Endangered gorilla shot dead in Cincinnati zoo: Killing sparks debate on man-animal conflict
A silverback gorilla had to be killed in Cincinnati after a four-year-old boy slipped through the barrier of its enclosure and fell into the moat.
In a tragic incident at Cincinnati in the United States, a silverback gorilla had to be killed after a four-year-old boy slipped through the barrier of its enclosure and fell into the moat. The death of the gorilla, named Harambe, has sparked a debate on man-animal conflict and safety measures for animals kept in captivity.
According to a report in the New York Times, the zoo took the decision to shoot the animal dead as a tranquiliser would have taken several minutes to neutralise him, which would have been that much more risky for the child.
The boy sat still in the water, looking up at the gorilla as the animal touched the child's hand and back. At one point, it looked as though the gorilla helped the youngster stand up.
Two witnesses said they thought the gorilla was trying to protect the boy at first before getting spooked by the screams of onlookers. The animal then picked the child up out of the moat and dragged him to another spot inside the exhibit, zoo officials said.
The child, whose name was not released, was released from Cincinnati Children's Hospital Medical Center on Saturday night, hours after the fall.
His family said in a statement on Sunday that the boy was home and doing fine.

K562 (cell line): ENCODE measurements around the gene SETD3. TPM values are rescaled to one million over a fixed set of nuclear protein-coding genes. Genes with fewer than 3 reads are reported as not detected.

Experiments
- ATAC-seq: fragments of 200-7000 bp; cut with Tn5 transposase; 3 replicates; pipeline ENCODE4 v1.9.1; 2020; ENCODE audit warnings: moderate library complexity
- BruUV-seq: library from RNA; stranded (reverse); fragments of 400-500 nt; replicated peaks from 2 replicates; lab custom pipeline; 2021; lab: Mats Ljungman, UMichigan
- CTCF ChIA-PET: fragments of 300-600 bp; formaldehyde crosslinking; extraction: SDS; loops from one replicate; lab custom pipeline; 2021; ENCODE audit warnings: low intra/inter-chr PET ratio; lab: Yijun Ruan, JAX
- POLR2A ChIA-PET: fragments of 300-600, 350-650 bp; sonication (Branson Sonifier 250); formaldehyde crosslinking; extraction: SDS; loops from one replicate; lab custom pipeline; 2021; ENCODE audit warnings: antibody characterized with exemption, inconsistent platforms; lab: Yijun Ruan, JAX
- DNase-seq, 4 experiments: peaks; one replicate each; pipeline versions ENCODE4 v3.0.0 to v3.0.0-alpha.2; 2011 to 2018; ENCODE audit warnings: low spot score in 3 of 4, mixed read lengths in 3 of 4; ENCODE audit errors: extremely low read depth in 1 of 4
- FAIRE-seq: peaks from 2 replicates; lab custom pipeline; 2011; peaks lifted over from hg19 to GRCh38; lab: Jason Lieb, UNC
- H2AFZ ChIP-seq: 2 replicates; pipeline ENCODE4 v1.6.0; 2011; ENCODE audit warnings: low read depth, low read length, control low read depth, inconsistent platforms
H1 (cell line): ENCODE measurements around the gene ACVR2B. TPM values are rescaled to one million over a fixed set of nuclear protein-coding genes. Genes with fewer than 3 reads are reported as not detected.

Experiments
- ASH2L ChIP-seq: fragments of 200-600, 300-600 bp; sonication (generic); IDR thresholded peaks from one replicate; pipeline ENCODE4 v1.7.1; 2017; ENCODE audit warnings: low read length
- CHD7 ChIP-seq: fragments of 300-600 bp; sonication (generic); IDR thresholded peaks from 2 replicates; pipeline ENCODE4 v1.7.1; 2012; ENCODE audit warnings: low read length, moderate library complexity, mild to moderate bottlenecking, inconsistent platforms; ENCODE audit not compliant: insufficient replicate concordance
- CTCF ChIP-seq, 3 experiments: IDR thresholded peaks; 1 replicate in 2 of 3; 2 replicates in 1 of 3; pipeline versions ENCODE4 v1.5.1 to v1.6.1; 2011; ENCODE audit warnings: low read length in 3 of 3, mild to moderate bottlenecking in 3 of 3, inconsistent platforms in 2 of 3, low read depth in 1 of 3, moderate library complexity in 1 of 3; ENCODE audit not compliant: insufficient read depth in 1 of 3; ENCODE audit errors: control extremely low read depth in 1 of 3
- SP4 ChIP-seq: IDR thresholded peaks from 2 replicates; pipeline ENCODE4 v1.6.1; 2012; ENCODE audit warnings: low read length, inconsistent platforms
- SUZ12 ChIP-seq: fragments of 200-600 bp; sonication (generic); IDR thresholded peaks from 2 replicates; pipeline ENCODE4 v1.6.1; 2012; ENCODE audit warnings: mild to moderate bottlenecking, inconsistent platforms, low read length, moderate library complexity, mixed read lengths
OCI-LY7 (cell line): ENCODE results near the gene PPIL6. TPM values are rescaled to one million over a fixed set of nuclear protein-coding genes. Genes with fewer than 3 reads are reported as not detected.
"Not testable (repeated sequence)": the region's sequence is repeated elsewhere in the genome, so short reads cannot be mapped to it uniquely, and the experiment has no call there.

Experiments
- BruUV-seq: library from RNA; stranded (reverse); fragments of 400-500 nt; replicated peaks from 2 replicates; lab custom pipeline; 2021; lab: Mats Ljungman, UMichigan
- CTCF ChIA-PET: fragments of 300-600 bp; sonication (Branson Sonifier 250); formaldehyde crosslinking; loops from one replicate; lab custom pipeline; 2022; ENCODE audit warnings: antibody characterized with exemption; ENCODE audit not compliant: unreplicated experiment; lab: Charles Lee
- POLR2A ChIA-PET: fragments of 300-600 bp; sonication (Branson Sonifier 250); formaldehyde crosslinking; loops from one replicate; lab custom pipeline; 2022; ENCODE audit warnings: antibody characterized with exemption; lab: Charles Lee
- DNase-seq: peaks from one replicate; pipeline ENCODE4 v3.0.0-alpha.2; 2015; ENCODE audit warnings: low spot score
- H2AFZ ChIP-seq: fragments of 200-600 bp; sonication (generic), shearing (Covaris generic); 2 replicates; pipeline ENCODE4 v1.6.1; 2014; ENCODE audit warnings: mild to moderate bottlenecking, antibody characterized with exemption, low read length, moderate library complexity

"We extend our heartfelt thanks for the quick action by the Cincinnati Zoo staff. We know that this was a very difficult decision for them, and that they are grieving the loss of their gorilla," the family said.
The gorilla was said to be a critically endangered species.
However, the gorilla's death has sparked a debate on accountability for incidents where animals are injured or killed because of human negligence. A petition on change.org has called for a 'Harambe's Law,' which would provide for legal consequences 'when an endangered animal is harmed or killed due to the negligence of visitors.' The petition further says, "No one wants to see any harm come to a human visiting the zoo, but this entire tragedy could have been avoided, had this little boy been properly supervised."
However, some eyewitnesses have refuted the allegations of negligence on the part of the mother of the child. The New York Times article quotes an eyewitness as saying that the woman was with three other kids, and had a baby in her arms. She was reported to have said that the incident happened in 'literally the blink of an eye.'
The death of the animal sparked off a debate on social media, with some contending that it was an instance of negligent parenting and some questioning the manner of keeping animals in captivity.
gorilla: um yes a human has broken into my house?
humans: ok sir stay calm we're on our way to murder you
— Hippo (@InternetHippo) May 30, 2016
It saddens me to no end that a gorilla had to be put down because of an irresponsible parent. However you look at it, that's just sad.
— Katee Sackhoff (@kateesackhoff) May 30, 2016
Why will you kill a harmless17 year old gorilla in a zoo just to save a kid who fell into the moat because his parents were careless.?
— Pritish Nandy (@PritishNandy) May 30, 2016
With a online petition and a heated public debate on fixing responsibility for the incident, it seems that Harambe's death has sparked a wider debate on animal rights.
With inputs from AP
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